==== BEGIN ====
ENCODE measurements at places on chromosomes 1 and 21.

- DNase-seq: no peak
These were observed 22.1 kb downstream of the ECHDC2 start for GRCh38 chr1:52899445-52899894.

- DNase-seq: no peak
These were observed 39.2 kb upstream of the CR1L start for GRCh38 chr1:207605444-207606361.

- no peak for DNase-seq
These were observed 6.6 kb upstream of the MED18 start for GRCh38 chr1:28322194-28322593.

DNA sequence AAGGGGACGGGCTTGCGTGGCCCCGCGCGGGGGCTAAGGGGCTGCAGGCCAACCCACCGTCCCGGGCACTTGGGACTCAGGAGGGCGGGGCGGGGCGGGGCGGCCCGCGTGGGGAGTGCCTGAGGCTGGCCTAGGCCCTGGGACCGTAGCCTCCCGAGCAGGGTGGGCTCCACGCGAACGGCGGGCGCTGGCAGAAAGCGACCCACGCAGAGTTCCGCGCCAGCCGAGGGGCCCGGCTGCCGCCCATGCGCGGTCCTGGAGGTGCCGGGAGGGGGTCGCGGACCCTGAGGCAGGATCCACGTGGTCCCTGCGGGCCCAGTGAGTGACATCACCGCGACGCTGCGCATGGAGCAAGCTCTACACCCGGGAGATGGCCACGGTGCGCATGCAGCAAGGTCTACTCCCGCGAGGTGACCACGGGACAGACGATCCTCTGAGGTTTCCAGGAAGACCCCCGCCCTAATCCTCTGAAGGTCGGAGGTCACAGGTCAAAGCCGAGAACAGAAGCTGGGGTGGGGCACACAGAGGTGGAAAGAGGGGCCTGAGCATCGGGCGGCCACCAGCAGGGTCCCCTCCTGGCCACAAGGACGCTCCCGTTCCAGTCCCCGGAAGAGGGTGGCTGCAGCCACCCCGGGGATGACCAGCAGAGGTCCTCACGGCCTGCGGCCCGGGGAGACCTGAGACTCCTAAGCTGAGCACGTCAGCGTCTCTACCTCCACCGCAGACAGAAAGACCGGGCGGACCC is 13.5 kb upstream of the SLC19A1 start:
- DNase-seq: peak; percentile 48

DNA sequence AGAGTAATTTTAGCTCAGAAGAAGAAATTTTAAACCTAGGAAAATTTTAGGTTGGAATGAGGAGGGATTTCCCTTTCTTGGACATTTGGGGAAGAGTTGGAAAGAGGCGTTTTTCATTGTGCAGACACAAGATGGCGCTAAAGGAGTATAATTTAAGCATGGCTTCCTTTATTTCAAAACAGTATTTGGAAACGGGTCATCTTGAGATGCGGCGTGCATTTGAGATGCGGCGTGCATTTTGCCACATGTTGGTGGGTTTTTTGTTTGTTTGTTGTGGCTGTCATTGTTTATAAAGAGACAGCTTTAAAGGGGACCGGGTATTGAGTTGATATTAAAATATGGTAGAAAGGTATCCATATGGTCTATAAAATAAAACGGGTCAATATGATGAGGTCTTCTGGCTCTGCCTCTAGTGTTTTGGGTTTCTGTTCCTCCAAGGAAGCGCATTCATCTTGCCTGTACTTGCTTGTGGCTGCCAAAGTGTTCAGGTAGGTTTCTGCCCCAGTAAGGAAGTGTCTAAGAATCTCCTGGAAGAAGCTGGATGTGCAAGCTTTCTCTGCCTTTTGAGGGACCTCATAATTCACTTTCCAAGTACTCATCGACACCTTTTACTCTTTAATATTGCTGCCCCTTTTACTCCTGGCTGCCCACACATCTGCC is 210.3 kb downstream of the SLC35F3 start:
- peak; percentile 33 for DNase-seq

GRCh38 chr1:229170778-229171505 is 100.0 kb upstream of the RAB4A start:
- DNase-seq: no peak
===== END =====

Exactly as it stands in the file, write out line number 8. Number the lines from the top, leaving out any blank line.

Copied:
DNA sequence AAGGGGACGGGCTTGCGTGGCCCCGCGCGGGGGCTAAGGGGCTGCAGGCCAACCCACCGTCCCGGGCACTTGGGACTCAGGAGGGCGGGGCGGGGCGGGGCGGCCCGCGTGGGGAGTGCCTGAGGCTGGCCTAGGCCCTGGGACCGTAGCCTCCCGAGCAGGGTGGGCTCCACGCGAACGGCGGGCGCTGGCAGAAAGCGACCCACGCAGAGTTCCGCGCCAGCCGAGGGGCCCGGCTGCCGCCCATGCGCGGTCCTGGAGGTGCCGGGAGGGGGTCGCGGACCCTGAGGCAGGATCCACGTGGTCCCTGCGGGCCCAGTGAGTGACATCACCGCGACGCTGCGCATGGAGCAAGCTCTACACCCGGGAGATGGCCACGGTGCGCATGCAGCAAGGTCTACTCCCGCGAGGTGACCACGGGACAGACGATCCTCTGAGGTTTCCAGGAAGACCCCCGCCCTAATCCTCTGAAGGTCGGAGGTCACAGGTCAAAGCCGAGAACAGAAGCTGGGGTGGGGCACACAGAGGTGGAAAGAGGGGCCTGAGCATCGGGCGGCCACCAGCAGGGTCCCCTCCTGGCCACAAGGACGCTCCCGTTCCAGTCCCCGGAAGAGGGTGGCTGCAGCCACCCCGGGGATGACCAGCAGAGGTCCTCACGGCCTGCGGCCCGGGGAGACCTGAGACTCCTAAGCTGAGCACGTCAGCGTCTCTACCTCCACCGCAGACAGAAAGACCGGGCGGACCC is 13.5 kb upstream of the SLC19A1 start: